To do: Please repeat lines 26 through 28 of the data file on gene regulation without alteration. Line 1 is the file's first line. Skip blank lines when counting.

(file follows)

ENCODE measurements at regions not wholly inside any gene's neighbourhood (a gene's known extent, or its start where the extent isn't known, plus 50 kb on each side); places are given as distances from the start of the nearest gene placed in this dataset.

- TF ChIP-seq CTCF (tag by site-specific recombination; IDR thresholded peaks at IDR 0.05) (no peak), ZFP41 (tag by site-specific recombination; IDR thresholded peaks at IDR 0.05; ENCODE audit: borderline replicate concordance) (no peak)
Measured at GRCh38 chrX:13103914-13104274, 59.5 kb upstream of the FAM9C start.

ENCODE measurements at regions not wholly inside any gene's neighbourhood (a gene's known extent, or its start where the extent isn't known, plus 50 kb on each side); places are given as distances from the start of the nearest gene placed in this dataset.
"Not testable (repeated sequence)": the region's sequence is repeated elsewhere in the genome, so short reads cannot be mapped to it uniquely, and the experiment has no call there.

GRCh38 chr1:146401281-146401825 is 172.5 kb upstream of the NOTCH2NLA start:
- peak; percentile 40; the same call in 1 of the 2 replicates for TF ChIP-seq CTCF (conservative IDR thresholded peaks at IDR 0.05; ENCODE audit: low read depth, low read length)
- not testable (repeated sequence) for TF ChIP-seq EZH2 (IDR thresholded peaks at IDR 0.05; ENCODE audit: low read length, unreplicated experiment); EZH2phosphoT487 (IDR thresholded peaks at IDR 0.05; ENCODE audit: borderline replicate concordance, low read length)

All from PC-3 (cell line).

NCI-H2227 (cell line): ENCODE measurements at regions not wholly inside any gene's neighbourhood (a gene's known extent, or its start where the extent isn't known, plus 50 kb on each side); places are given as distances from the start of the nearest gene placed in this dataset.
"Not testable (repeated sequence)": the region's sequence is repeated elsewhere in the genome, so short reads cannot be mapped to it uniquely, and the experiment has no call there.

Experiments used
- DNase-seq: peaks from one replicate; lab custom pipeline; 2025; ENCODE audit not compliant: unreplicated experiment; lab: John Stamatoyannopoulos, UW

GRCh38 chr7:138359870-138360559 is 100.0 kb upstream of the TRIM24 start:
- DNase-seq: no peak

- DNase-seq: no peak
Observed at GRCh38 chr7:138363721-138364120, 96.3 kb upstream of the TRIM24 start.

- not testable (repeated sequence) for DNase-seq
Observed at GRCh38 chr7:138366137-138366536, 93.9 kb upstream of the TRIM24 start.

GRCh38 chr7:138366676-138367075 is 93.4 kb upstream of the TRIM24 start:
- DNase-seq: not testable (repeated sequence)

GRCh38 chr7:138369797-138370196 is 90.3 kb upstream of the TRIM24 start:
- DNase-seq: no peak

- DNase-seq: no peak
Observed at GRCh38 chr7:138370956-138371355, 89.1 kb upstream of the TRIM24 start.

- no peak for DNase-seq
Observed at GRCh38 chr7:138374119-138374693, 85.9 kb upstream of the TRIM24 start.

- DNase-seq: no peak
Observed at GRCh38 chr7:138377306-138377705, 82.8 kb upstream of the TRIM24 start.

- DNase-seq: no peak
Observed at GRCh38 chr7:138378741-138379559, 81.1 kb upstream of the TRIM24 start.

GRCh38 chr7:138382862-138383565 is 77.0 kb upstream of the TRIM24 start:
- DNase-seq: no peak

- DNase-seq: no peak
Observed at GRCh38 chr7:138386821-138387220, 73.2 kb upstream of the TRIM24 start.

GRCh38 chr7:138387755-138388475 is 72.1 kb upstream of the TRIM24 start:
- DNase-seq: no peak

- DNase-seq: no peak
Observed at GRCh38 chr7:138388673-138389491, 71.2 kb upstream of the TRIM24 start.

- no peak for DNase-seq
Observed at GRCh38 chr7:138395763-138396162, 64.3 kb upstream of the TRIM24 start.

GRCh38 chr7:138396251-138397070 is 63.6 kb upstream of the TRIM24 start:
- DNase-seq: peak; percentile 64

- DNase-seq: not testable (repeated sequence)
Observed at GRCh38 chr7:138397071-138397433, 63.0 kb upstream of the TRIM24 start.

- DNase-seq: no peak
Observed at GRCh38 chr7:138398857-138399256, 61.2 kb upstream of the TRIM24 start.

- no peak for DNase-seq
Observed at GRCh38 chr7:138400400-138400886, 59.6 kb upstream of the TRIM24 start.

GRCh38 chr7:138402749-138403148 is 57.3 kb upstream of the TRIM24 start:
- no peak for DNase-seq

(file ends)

- no peak for DNase-seq
Observed at GRCh38 chr7:138374119-138374693, 85.9 kb upstream of the TRIM24 start.

- DNase-seq: no peak